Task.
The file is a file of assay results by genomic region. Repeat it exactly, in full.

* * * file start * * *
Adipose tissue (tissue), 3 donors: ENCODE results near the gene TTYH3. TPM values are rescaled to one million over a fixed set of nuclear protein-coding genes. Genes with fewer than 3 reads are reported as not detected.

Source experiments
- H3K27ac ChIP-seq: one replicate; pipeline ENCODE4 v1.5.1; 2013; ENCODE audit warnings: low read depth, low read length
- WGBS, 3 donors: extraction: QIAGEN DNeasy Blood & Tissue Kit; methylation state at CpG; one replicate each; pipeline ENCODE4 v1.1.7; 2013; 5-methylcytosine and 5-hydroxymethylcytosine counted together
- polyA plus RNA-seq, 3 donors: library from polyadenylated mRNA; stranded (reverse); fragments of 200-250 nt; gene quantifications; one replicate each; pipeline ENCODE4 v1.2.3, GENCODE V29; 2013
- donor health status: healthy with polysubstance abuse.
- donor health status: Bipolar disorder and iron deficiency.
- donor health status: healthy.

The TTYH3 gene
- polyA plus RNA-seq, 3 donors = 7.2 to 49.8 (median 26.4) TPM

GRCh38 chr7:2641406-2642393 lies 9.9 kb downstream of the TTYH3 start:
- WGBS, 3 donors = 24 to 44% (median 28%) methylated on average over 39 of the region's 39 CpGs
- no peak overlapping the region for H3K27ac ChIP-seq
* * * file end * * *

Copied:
Adipose tissue (tissue), 3 donors: ENCODE results near the gene TTYH3. TPM values are rescaled to one million over a fixed set of nuclear protein-coding genes. Genes with fewer than 3 reads are reported as not detected.

Source experiments
- H3K27ac ChIP-seq: one replicate; pipeline ENCODE4 v1.5.1; 2013; ENCODE audit warnings: low read depth, low read length
- WGBS, 3 donors: extraction: QIAGEN DNeasy Blood & Tissue Kit; methylation state at CpG; one replicate each; pipeline ENCODE4 v1.1.7; 2013; 5-methylcytosine and 5-hydroxymethylcytosine counted together
- polyA plus RNA-seq, 3 donors: library from polyadenylated mRNA; stranded (reverse); fragments of 200-250 nt; gene quantifications; one replicate each; pipeline ENCODE4 v1.2.3, GENCODE V29; 2013
- donor health status: healthy with polysubstance abuse.
- donor health status: Bipolar disorder and iron deficiency.
- donor health status: healthy.

The TTYH3 gene
- polyA plus RNA-seq, 3 donors = 7.2 to 49.8 (median 26.4) TPM

GRCh38 chr7:2641406-2642393 lies 9.9 kb downstream of the TTYH3 start:
- WGBS, 3 donors = 24 to 44% (median 28%) methylated on average over 39 of the region's 39 CpGs
- no peak overlapping the region for H3K27ac ChIP-seq